This is also not to say that Newsom’s strength over Biden was isolated only to urban minority communities. Glendale, the county’s fourth-largest municipality, is over 60% white and No fared almost 9 percentage points better than Biden.
Crystal Ball Senior Columnist Alan Abramowitz passed along a scatterplot (Figure 1, below) that shows just how consistent the recall results were with the 2020 presidential results statewide. The scatterplot compares Joe Biden’s share of the 2-party vote from last year with the “no” on recall vote from last month in each of California’s 58 counties. The Biden vote from 2020 explains 99% of the variance in the 2021 recall vote — meaning that the pattern in the recall vote by county was almost identical to the presidential vote. Biden did better, winning 65% of the 2-party statewide vote in 2020 while Newsom/no won 62% in the recall. That drop from 65%-35% to 62%-38% was a net decline of 6 points from last year. However — and as noted above — Newsom performed overall almost identically as well as he did in 2018, when he won the highest share of the vote for any Democratic gubernatorial candidate in California ever, per Ballotpedia. It’s yet another sign, Abramowitz argues, of our tremendously nationalized politics.
Figure 1: Scatterplot of Biden 2020 vote vs. 2021 “no” on recall vote
So what are the takeaways?
As we try to place California in context, Democrats surely hope that some of the trends there show up in elections to come. Namely, the upcoming race in Virginia, a state that Biden won by 10 points (and Democrat Ralph Northam won by 9 points in the most recent gubernatorial race).
To be clear, California is way more Democratic than Virginia, but if the Virginia race results are as consistent with the 2020 presidential results as California was, McAuliffe would still win by 4 points or so — and he’d win by close to double-digits if he matched the last gubernatorial race in Virginia, just as Newsom matched his 2018 showing.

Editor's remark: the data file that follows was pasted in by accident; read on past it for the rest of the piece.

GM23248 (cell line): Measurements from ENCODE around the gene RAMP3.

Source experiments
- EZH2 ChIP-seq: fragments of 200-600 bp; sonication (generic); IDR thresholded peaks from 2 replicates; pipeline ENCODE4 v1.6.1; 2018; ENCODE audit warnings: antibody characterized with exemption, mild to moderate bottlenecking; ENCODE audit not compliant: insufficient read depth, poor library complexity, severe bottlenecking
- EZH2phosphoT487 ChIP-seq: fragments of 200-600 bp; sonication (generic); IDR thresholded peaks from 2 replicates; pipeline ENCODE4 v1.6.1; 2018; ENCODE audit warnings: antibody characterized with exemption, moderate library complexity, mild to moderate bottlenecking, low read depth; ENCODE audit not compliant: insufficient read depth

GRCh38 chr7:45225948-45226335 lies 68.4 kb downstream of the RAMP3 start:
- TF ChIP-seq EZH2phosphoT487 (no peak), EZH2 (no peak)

On the other hand, the races are not the same. For one thing, Newsom’s main opponent — radio talk show host Larry Elder (R), who would have replaced Newsom had the recall been successful — had all sorts of baggage and was easy for Democrats to tie to Donald Trump. Youngkin, the Virginia Republican flag-bearer, is not a moderate, but he’s also been harder to tie to the former president. He may be a better fit for the highly-educated and diverse enclaves of Northern Virginia than Elder was for their counterparts in California — and Youngkin needs to make up ground from recent GOP performances in those areas. His campaign’s recent and much-discussed focus on education is likely targeted at those kinds of places.
Beyond that, California mailed a ballot to every voter, which likely contributed to the high overall turnout (the total votes cast were a little higher than the high-turnout 2018 midterm, when Newsom was first elected). Virginia does not do that, nor do the bulk of other states (there are only a handful of all-mail voting states overall).
And while Biden was slipping in approval in the weeks leading up to the California recall, his position now is likely worse.
There are many other differences. The bottom line, for us, is this: If McAuliffe ends up winning relatively handily (mid single-digits or higher) and outruns the polls, that result combined with California will set up an interesting and counterintuitive trend given the broader political problems for Democrats.
But we don’t feel comfortable assuming in advance that will happen in Virginia just because it happened in California. And given the much-publicized level of concern by Democrats in advance of the Virginia race, we don’t think they’re assuming that either.
See Other Political Commentary by Kyle Kondik.
See Other Political Commentary by J. Miles Coleman.
See Other Political Commentary.
Views expressed in this column are those of the author, not those of Rasmussen Reports. Comments about this content should be directed to the author or syndicate.